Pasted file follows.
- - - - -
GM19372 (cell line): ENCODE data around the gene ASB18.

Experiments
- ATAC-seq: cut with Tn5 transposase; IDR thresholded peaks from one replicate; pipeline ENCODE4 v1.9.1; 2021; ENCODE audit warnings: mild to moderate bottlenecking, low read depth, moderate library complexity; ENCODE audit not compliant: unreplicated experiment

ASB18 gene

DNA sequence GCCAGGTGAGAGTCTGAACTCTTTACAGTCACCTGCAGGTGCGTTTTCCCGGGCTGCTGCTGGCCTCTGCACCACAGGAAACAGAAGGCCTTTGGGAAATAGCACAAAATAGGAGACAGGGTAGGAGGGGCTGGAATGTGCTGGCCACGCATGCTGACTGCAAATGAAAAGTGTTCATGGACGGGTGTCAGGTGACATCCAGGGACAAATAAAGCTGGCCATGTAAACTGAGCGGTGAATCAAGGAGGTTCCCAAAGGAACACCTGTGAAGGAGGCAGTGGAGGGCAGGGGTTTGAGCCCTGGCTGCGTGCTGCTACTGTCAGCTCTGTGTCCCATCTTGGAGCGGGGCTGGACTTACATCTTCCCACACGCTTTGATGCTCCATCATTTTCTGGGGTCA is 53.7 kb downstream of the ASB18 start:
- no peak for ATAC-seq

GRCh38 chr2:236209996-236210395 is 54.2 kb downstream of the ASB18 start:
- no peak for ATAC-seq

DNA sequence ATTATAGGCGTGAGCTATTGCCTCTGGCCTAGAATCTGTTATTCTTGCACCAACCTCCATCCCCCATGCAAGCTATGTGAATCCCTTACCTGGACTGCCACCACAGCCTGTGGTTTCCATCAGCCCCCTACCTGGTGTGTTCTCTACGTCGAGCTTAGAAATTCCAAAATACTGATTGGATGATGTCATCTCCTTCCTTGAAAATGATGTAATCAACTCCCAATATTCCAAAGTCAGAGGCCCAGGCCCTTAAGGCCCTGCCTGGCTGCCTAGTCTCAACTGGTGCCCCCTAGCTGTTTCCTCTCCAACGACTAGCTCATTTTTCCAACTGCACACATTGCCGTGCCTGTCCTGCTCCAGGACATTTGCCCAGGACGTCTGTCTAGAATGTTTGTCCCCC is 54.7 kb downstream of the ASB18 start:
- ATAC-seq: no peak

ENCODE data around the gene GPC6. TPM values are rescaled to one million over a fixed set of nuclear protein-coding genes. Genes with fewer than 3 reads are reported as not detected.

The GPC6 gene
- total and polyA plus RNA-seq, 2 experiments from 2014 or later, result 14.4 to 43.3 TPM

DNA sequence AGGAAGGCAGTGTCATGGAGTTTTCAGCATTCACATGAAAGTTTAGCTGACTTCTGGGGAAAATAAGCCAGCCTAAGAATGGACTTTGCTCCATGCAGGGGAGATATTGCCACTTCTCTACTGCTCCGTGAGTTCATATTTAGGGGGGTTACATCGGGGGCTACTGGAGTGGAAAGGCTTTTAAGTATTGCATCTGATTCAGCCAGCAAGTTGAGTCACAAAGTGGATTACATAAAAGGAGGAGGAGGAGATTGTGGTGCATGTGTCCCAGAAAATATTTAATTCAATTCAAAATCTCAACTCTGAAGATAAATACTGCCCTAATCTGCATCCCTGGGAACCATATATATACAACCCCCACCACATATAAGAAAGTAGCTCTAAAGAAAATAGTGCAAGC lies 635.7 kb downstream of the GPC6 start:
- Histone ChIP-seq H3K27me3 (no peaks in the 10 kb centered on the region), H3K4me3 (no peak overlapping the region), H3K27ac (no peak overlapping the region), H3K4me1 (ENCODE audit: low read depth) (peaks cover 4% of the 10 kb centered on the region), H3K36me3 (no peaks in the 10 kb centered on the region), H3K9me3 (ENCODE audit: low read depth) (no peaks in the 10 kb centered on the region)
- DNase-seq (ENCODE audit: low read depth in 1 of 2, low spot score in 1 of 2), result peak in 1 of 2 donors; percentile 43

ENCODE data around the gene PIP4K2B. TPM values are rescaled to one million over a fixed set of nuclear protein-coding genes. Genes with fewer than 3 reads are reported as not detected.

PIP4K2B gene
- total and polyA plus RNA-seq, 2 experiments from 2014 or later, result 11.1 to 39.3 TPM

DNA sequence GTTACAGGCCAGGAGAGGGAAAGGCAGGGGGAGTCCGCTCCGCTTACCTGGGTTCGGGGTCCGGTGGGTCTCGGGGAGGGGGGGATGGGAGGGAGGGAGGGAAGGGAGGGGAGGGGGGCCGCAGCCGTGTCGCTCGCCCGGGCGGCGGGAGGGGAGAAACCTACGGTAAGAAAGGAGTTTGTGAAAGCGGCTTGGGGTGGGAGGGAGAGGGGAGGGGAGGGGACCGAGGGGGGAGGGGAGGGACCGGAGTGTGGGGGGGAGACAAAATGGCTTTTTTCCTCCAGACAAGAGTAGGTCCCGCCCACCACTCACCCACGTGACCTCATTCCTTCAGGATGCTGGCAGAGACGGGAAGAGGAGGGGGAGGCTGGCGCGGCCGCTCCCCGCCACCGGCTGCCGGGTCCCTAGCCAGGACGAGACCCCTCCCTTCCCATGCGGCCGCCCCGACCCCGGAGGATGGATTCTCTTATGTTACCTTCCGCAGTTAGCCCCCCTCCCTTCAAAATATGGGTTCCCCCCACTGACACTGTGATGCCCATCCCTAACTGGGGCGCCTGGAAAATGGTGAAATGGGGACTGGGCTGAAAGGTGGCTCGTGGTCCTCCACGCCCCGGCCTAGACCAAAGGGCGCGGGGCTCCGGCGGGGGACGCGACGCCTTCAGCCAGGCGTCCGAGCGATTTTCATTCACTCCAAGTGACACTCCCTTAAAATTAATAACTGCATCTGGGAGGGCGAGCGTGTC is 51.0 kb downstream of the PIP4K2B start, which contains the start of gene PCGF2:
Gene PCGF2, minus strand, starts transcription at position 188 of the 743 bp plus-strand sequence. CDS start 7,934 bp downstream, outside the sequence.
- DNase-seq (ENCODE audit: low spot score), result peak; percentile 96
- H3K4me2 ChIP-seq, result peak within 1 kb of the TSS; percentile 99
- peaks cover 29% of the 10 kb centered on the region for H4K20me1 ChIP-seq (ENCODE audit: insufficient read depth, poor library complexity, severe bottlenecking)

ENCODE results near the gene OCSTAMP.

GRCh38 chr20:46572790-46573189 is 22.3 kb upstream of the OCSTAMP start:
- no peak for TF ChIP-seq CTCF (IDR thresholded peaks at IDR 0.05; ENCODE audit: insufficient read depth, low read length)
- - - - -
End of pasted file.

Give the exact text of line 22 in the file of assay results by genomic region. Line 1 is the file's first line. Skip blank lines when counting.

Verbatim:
- DNase-seq (ENCODE audit: low spot score), result peak; percentile 96